The PubMed, Science Direct, MedLine, Genamics, EBSCO Host and Springer Link databases were searched using the keyword "epilepsy", combined with each of the following: "awareness", "knowledge" and "attitudes". When the first keyword, epilepsy was searched, 20,000,000 hits were obtained. When the word awareness was added, the results were decreased to 670,000 and later down to 114,000 when the third keyword, knowledge was included. With the final addition of the keyword, attitudes and the time frame (2000-2010), only 80 results surfaced. Sixty-six articles met the inclusion criteria which were: 1) research-based, 2) English language and 3) full-length articles. All related issues mainly from Seizure (European Journal of Epilepsy), Epilepsy and Behaviour, Epilepsia (The Journal of International League against Epilepsy), Arquivos de Neuro-Psiquiatria, Neurosciences, Social Science and Medicine, Annals of African Medicine, Epileptic Disorders, Acta Neurologica Scandinavica, Journal of Indian Medical Association and Neurology Asia (formerly known as Neurological Journal of South East Asia) and the International Journal of Collaborative Research on Internal Medicine and Public Health were included.

Data collection and analysis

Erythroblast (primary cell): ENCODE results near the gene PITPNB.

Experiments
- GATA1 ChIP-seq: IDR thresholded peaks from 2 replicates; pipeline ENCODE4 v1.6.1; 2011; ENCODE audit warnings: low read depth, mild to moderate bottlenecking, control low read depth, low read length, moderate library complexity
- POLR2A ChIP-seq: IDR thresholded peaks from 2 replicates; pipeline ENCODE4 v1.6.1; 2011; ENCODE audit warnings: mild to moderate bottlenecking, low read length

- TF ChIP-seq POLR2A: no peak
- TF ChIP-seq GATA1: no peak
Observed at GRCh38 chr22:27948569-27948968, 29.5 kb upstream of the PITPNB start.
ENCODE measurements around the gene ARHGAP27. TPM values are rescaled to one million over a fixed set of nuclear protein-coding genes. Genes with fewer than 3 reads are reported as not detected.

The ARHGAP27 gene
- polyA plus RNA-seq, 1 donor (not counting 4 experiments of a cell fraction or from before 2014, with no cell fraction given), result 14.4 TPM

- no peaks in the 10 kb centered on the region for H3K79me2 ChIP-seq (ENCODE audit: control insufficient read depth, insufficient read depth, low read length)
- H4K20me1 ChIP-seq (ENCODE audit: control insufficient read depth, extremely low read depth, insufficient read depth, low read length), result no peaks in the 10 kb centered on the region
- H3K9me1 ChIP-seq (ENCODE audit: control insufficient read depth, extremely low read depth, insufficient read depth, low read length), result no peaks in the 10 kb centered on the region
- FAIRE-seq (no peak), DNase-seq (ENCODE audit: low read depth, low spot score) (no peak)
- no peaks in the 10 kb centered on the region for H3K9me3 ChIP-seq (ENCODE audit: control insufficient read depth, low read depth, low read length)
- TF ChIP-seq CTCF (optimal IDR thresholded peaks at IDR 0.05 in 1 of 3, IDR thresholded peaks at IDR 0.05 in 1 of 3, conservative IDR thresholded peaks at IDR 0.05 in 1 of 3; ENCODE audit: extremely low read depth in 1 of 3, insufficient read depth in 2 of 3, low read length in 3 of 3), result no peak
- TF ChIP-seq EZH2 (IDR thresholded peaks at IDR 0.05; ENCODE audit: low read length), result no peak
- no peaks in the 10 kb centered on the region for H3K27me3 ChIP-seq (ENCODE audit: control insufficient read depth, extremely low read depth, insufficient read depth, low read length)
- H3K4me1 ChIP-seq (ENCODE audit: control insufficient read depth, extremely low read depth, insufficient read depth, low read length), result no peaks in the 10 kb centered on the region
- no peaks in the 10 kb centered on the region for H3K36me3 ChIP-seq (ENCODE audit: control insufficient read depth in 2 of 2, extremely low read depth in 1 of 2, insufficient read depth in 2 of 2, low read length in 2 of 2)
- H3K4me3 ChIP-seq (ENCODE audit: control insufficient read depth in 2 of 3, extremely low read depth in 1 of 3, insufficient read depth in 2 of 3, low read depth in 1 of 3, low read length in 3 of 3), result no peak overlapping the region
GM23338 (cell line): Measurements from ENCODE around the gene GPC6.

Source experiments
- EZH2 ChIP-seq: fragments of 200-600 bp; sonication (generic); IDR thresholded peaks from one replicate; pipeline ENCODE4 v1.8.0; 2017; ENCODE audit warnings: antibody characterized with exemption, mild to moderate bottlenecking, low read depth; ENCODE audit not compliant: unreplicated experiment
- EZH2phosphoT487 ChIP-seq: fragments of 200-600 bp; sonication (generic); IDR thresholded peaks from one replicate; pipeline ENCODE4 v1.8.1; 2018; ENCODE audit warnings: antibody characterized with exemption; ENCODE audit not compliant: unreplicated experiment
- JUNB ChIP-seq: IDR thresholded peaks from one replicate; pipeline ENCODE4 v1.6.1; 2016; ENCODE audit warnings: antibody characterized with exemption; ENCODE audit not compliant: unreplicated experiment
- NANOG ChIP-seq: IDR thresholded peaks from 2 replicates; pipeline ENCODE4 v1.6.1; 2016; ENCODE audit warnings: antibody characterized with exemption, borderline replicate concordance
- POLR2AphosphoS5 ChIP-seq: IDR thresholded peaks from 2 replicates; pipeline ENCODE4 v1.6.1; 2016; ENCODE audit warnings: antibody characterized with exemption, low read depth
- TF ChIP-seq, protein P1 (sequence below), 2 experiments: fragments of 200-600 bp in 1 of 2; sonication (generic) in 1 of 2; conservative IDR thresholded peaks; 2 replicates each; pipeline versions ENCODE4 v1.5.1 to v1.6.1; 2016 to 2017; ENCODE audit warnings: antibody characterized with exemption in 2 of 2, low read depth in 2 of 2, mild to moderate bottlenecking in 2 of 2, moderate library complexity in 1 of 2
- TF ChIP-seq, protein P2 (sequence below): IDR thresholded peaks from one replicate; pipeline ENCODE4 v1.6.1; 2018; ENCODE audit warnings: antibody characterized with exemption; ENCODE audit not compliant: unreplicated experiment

A total of 66 research articles from 36 countries were found via PubMed, Science Direct, MedLine, Genamics, EBSCO Host and Springer Link databases. Basically, three parameters i.e. awareness, knowledge and attitudes were the main focus. The specific parameters and the main findings of each article were closely-examined for details such as authors, title of research, country, year and socio-demographic background to provide comprehensive information. Besides the demographic distribution of respondents, the investigations’ design, study setting, year of publication, sample and number of sample were also dissected and categorized accordingly. Almost every country in Asia had conducted their own studies on awareness, knowledge and attitudes towards. Most articles had originated from Cameroon (n=6), Malaysia (n=5) and the United States of America (n=4). Three studies were conducted in each of these countries; South Korea, Brazil, Oman, Turkey, Zambia, Hong Kong and India. Greece, Vietnam, Jordan and Kuwait were represented by two studies respectively. On the other hand, only one study had been conducted in Iran, Sweden, Kenya, Hungary, Bengal, Pakistan, Laos, Bosnia and Herzegovina, Croatia, France, Trinidad and Tobago, Nigeria, Burkina Faso, Tanzania, New Zealand, United Arab Emirates, Senegal, Thailand, United Kingdom, Myanmar, Italy and Indonesia. This review has an international focus on patients’, parents’, families’, caregivers’, healthcare providers’ awareness, knowledge and attitudes towards epilepsy and provides a discussion of research trends for the past decade and recommendations for future directions.